Greg Webber – Founder of Webber Surfboards

Greg Webber is a non-stop innovator and shaper for top surfers all over the planet. In 1970 Greg started shaping Styrofoam boards at age 10 and put timber fins in them and copied the shape from Hot Buttered and McCoy surfboards.

Three years later he started Webber surfboards with brother John making them in the family back yard. Shaped his first polyurethane Webber surfboard from a broken nose Midget Farrelly board that he found in a trash bin at Bondi beach. A short time after Greg worked for G and S in Caringbah near Cronulla in Sydney and made boards for Richard Cram who won Australian junior title on a G and S Webber shape.

Come 1983, Greg had started Insight surfboards with Rod Dahlberg at Angourie, where they made boards for Many pro surfers like: Richard Cram, Greg Day, Joe Engel. Insight moved to Sydney and sponsored guys like Barton Lynch, Mike Rommelse, Shane Herring, while making boards for other pro surfers like Shaun Tomson, Sunny Garcia and Kelly Slater.

By 1986, Greg  started doing his first full concave designs, as well as his first curved fins. Before FCS existed.

Greg re- founded Webber surfboards in 1996 back at Yamba and then moved back to Sydney in 2004 to continue to build Webber surfboards. Webber Surfboards sponsored Taj Burrow and shaped boards for guys like Andy Irons, Damien Hobgood, Chris Ward, Josh Kerr.


Describe yourself in 3 words: A human paradox (I’m as equally planned and ordered, with an aim and vision, as I am randomly and theme-lessly spontaneous) I hope it’s OK to make up words. 

What is your life motto? Understand identity, yet be driven by the experience. 

When did you start pursuing your career and how long did it take to become successful? 10yrs of age. First success after 9 years (shaping for the Australian Junior Champ and then after 19 years shaping for the world men and women champs in the same year. 

How much time and effort did you dedicate to pursuing your dream?  20 hours per week shaping, 20 hours surfing and 10 thinking about the dynamics behind it. 

What are the challenges in your line of work? Getting bored with it [shaping] due to changes taking so long to be accepted. 

What is the mistake that taught you an extremely valuable lesson? Not staying at uni where I wanted to learn about creating artificial waves and reefs, which was my greatest dream; which I am now close to fulfilling 30 years later.

What is the best piece of advice you have been given to date? Start the job at the same rate you want to finish at. (Good for impulsive people anyway!) 

In your mind, is formal training essential? It’s critical in the sense that it gives the depth of understanding of the fundamentals and the relationships behind the dynamics of any system or mechanism, but it can also lead to a profound retardation of any new thought in the very same realm.  Ideally, the core elements of the system or the dynamics behind it are ‘felt’ and then put into a different part of the brain to that which stores them. This thereby allows them to be utilized by the looser parts of the design mind. In order for those structured thoughts and concepts to be freed up to the point that they can then be bent or distorted in such a way to create jumps in thought.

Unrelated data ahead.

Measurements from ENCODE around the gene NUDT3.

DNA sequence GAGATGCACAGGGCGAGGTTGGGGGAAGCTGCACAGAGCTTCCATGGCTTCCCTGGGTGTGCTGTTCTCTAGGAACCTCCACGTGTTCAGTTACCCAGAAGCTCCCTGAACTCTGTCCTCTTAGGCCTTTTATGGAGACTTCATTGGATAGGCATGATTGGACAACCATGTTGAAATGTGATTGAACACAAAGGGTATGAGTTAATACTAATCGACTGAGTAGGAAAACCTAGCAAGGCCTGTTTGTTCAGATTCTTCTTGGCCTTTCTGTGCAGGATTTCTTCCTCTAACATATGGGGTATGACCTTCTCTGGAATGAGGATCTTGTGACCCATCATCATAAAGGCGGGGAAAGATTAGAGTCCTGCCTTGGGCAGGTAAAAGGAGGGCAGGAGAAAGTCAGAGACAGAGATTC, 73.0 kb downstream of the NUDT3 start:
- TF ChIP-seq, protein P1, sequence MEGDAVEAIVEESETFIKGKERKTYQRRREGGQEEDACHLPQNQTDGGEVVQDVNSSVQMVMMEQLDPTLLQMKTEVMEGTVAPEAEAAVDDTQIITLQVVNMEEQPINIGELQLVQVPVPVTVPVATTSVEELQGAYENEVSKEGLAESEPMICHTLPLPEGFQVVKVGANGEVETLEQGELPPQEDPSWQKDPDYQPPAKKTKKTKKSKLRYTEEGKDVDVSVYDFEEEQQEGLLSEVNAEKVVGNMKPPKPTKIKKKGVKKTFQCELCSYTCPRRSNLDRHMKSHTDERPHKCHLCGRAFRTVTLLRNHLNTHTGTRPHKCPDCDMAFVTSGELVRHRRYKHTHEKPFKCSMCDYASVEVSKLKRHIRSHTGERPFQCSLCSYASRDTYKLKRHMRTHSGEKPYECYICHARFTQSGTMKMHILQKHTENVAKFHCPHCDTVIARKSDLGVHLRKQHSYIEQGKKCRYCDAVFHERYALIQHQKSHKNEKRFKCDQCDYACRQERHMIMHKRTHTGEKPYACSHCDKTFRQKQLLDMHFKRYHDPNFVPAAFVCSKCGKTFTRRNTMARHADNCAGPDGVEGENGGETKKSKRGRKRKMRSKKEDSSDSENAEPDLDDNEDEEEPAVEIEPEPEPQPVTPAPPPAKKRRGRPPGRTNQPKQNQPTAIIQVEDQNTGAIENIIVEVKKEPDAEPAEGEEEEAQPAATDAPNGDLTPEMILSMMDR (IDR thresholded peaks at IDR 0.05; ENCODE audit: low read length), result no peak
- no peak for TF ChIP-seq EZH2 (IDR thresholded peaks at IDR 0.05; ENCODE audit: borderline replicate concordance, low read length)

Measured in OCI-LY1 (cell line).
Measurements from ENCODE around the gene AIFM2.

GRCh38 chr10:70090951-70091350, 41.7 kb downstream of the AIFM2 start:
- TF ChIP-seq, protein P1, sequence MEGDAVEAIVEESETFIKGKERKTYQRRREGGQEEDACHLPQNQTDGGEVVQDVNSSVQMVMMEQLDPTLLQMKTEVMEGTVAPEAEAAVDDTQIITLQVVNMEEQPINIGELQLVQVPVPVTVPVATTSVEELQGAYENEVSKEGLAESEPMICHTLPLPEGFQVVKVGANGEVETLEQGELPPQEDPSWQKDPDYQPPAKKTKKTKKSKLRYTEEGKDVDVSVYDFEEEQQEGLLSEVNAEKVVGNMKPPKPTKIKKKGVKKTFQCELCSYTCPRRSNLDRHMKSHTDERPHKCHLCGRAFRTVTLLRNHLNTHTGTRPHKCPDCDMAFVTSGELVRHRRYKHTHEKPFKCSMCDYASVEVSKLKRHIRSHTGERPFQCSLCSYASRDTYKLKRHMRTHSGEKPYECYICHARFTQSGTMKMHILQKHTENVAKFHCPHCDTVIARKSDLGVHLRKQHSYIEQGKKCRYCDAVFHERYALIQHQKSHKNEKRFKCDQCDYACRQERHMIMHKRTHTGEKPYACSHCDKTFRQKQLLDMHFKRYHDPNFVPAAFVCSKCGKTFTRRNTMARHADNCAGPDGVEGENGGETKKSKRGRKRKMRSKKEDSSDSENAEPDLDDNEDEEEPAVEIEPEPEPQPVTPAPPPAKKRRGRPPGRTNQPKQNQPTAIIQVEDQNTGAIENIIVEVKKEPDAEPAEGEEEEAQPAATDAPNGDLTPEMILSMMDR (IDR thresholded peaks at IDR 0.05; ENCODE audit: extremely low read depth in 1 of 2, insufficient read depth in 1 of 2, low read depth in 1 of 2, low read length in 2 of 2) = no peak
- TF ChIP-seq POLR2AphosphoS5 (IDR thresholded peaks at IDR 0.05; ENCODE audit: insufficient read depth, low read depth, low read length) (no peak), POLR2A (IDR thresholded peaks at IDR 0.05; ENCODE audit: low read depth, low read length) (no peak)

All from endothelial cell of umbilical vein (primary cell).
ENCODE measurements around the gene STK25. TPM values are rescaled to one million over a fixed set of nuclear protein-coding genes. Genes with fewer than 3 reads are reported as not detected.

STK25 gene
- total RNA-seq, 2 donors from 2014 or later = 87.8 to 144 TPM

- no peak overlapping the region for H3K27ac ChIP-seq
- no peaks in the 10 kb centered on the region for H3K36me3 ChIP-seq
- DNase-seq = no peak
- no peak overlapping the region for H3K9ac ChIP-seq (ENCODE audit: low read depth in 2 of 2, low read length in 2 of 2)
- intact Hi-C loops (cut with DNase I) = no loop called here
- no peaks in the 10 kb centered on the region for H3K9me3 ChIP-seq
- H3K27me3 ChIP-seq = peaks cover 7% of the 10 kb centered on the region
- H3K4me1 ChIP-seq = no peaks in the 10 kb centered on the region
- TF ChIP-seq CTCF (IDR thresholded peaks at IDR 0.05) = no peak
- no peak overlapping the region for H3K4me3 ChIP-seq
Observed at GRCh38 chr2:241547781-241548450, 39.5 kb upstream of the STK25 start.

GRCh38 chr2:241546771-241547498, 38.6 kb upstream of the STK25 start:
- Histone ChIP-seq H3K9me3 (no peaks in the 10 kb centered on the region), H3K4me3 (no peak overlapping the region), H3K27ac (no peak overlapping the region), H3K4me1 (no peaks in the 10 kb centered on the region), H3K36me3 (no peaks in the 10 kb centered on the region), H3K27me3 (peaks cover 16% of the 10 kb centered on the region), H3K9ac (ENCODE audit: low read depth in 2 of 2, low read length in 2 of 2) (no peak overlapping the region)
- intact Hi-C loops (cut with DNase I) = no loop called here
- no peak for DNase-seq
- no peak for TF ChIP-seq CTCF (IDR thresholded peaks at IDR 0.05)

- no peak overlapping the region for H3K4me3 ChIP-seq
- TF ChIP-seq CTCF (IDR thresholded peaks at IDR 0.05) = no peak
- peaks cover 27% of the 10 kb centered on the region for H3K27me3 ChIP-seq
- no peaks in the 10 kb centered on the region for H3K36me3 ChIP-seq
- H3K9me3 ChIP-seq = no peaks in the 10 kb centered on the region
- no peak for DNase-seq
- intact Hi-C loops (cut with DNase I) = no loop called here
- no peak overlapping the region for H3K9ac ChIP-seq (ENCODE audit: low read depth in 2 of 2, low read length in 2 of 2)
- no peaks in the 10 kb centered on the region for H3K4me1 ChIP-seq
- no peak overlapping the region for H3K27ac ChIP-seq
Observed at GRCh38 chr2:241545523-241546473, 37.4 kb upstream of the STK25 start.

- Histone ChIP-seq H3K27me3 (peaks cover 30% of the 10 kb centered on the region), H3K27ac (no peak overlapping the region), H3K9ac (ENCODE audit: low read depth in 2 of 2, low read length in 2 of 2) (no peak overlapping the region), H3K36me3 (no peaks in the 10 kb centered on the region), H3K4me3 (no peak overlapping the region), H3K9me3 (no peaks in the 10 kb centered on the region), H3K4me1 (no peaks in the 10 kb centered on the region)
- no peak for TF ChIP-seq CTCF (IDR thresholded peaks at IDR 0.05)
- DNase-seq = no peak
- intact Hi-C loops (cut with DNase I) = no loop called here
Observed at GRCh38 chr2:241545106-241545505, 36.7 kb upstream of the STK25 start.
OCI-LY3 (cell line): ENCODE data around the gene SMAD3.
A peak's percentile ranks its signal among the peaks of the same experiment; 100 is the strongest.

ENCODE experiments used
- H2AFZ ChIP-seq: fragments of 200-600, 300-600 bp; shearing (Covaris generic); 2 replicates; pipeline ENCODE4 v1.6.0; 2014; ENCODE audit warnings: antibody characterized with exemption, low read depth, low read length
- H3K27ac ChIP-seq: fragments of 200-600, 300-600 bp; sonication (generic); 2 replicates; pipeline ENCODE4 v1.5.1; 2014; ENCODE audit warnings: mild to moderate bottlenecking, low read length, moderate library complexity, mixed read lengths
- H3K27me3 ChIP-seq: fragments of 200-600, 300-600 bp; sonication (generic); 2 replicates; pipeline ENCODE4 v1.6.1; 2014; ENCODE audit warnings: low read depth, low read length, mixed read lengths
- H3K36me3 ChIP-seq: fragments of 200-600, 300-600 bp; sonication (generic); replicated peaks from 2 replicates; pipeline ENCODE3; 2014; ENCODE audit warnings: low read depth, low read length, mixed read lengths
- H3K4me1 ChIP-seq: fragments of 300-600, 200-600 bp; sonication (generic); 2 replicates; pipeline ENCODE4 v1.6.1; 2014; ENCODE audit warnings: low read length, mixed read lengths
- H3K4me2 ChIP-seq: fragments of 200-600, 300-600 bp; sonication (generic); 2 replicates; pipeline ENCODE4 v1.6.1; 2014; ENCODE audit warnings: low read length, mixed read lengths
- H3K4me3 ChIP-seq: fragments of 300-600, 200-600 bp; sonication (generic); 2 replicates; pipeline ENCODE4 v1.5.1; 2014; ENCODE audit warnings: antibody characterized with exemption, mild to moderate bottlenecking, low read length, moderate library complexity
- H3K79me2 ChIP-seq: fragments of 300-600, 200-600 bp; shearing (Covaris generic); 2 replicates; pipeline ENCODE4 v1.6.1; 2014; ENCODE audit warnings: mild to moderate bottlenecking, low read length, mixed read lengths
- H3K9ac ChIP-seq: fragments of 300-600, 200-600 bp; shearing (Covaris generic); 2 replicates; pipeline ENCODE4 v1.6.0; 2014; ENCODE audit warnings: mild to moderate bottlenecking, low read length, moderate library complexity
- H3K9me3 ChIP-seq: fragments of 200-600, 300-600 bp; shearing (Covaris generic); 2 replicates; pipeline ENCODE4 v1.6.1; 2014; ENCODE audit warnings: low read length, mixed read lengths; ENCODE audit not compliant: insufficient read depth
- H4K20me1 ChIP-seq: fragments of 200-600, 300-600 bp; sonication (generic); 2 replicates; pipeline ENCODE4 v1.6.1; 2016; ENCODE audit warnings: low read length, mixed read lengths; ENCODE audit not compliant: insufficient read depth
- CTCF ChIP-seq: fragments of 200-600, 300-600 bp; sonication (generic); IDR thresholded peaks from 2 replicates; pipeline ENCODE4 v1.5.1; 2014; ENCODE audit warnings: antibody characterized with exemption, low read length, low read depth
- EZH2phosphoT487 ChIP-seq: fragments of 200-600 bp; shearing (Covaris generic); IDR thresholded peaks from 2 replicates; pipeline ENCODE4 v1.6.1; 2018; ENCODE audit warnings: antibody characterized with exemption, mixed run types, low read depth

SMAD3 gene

Do you think having a mentor is important? How would you go about getting one for this industry? It’s important as you develop, but if and when you surpass the mentor then you have to be reverent towards that person who guided your early progress, or else get caught in ego and lose your grip on the pure stuff that fuels the big break through.

I remember my mentor Rodney Dahlberg asking me one day only a few years ago, to not just tell him about the good aspects of the board of his I was looking at, but to tell him of the things that I could see that were not so perfect, but I’d never mention – It was a beautiful moment and the last thing I wanted to do was tell him his surfboard wasn’t perfect. For the first time, it became obvious to me that he knew I could see the things that were hidden to him. Once he asked for that [feedback], then I could openly and respectfully mention the tiny subtle things that I could see; on one hand accepting the huge compliment he had given me, but also and more importantly to reciprocate for the first time after his initial guidance 35 years prior. Mentors should find the student, not the other way around. The mentor will spot you by your work and attitude. 

What are some steps those starting out can take to start/further their career? Try to interlink the three dimensions by seeing the board as a unit, with no actual nose or centre or tail. Step way back from your partly shaped board (where you get away from seeing through the design program) and look at the entire board as though it were a leaf. Then you will feel the overall character of its form. 

What kept you going when you weren’t at your best? My father telling me at 13 years old, “Someone has to be the best!” As a result, I thought it was actually likely that I would be. The way he said it made me think: “Gee that’s good, that means as long as I have some talent and I like doing it, then I probably will be the best.” Those words have influenced my life just as much as my mother’s sculpting, and a ‘little golden book’ with an underwater scene, which made me think about the layer between water and air for the first time.

Do you believe that ‘making it’ is about luck and being in the right place at the right time? Yes for sure. But there is a way of thinking, which is very teachable and it has a huge bearing on the luck that you draw or fall into.

 

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